Given the island’s state after the hurricane, however, the researchers couldn’t track individual monkeys in the same way. They turned to scan sampling, during which an observer looks up at 30-second intervals to record every monkey around and what each is doing. “When research assistants in the field started noting changes in the monkeys’ behavior, that they seemed to be more tolerant of past competitors, we decided to run some in-depth social network analysis,” Brent says. 

Testard joined the team in 2019, after data collection but in time for the analysis. She says they decided to concentrate initially on one question: Are the monkeys more social after the hurricane, in particular by spending more time together or grooming each other more? To get at this, the researchers looked at proximity—whether monkeys will sit next to each other, something they tend to avoid with those who are aggressive toward them—and grooming, the latter of which is a more powerful bond signal.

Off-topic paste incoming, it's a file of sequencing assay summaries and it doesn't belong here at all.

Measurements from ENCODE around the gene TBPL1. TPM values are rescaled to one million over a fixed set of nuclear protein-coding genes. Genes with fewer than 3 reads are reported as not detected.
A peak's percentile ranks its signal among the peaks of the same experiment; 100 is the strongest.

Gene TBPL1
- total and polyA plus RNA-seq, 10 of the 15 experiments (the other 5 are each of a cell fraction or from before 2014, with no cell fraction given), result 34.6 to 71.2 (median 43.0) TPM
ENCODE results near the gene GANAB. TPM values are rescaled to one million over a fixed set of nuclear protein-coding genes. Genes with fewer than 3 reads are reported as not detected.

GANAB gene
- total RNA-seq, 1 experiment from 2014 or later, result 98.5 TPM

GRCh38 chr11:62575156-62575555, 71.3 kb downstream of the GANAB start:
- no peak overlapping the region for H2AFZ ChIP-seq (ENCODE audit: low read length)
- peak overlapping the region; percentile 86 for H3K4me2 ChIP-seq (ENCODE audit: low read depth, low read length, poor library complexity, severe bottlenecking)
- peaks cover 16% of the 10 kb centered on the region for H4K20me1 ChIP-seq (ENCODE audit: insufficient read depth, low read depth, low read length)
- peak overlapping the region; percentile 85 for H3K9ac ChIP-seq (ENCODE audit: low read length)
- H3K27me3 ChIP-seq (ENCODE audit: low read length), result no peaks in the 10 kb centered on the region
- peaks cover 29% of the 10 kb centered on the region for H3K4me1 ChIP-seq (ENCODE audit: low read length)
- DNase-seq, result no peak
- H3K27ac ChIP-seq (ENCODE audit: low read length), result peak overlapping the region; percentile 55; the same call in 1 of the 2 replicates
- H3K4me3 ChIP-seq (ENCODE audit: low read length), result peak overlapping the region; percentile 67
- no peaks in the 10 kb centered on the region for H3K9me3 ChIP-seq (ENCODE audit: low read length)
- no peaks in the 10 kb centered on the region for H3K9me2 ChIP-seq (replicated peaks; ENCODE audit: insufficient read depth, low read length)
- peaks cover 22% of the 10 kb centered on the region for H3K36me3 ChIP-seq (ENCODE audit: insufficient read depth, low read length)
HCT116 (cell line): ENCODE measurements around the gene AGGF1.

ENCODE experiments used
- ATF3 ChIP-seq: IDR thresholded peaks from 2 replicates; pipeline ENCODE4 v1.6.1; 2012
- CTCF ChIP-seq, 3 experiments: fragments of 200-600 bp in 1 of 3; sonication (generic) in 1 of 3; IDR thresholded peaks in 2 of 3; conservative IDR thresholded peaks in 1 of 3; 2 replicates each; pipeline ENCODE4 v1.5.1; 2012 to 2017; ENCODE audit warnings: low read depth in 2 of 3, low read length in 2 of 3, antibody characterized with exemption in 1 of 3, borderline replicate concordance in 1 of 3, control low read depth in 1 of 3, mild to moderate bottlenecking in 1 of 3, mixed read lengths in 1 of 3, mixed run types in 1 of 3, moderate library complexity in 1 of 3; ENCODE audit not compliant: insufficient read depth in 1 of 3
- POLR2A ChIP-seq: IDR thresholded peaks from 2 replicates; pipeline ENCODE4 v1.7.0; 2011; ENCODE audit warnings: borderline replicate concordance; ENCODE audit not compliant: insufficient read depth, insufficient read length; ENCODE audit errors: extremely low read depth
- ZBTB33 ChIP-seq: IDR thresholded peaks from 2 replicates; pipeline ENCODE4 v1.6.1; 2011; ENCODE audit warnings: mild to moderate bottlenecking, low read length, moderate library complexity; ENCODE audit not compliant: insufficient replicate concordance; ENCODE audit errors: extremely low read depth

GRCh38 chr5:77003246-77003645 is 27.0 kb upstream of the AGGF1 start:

The researchers also made sure to adjust for potential biases from louder monkeys grabbing more attention during observations, and sub-sampled the data to guarantee an apples-to-apples comparison of datasets pre- and post-Maria. “We ran many simulations and analyses,” Platt says. “We feel confident we have unbiased data.” 

More tolerance, more bonds

The scientists’ analyses showed that macaques’ behavior on the island had indeed changed after the storm. For one, the monkeys were more tolerant of each other, sitting next to each other and not fighting over every food scrap. “It’s somewhat passive behavior, but at least they’re not moving away from each other,” Platt says. 

More interesting was the assertiveness with which the monkeys formed new relationships. “They actively worked on reaching out and making new connections,” Platt says. “In particular, it was those monkeys who didn’t have strong friends or alliances before the storm who seemed to be the most active.”